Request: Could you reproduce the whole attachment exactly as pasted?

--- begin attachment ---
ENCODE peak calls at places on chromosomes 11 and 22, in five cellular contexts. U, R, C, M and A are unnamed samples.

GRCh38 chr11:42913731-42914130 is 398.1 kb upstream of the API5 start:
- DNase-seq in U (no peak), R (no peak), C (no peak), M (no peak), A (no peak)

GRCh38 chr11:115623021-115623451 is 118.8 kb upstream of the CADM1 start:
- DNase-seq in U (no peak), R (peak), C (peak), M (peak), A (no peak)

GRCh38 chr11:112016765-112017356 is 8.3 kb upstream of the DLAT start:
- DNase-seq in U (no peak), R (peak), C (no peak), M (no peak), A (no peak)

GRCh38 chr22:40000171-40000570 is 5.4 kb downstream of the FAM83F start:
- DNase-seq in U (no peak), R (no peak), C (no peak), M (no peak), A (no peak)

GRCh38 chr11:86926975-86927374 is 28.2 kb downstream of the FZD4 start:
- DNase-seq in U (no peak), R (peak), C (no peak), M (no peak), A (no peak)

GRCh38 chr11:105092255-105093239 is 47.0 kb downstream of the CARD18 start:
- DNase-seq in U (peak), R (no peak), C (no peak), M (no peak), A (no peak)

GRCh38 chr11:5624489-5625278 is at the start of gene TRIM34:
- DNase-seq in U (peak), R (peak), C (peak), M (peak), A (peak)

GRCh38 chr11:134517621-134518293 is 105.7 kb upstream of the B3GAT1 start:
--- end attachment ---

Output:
ENCODE peak calls at places on chromosomes 11 and 22, in five cellular contexts. U, R, C, M and A are unnamed samples.

GRCh38 chr11:42913731-42914130 is 398.1 kb upstream of the API5 start:
- DNase-seq in U (no peak), R (no peak), C (no peak), M (no peak), A (no peak)

GRCh38 chr11:115623021-115623451 is 118.8 kb upstream of the CADM1 start:
- DNase-seq in U (no peak), R (peak), C (peak), M (peak), A (no peak)

GRCh38 chr11:112016765-112017356 is 8.3 kb upstream of the DLAT start:
- DNase-seq in U (no peak), R (peak), C (no peak), M (no peak), A (no peak)

GRCh38 chr22:40000171-40000570 is 5.4 kb downstream of the FAM83F start:
- DNase-seq in U (no peak), R (no peak), C (no peak), M (no peak), A (no peak)

GRCh38 chr11:86926975-86927374 is 28.2 kb downstream of the FZD4 start:
- DNase-seq in U (no peak), R (peak), C (no peak), M (no peak), A (no peak)

GRCh38 chr11:105092255-105093239 is 47.0 kb downstream of the CARD18 start:
- DNase-seq in U (peak), R (no peak), C (no peak), M (no peak), A (no peak)

GRCh38 chr11:5624489-5625278 is at the start of gene TRIM34:
- DNase-seq in U (peak), R (peak), C (peak), M (peak), A (peak)

GRCh38 chr11:134517621-134518293 is 105.7 kb upstream of the B3GAT1 start: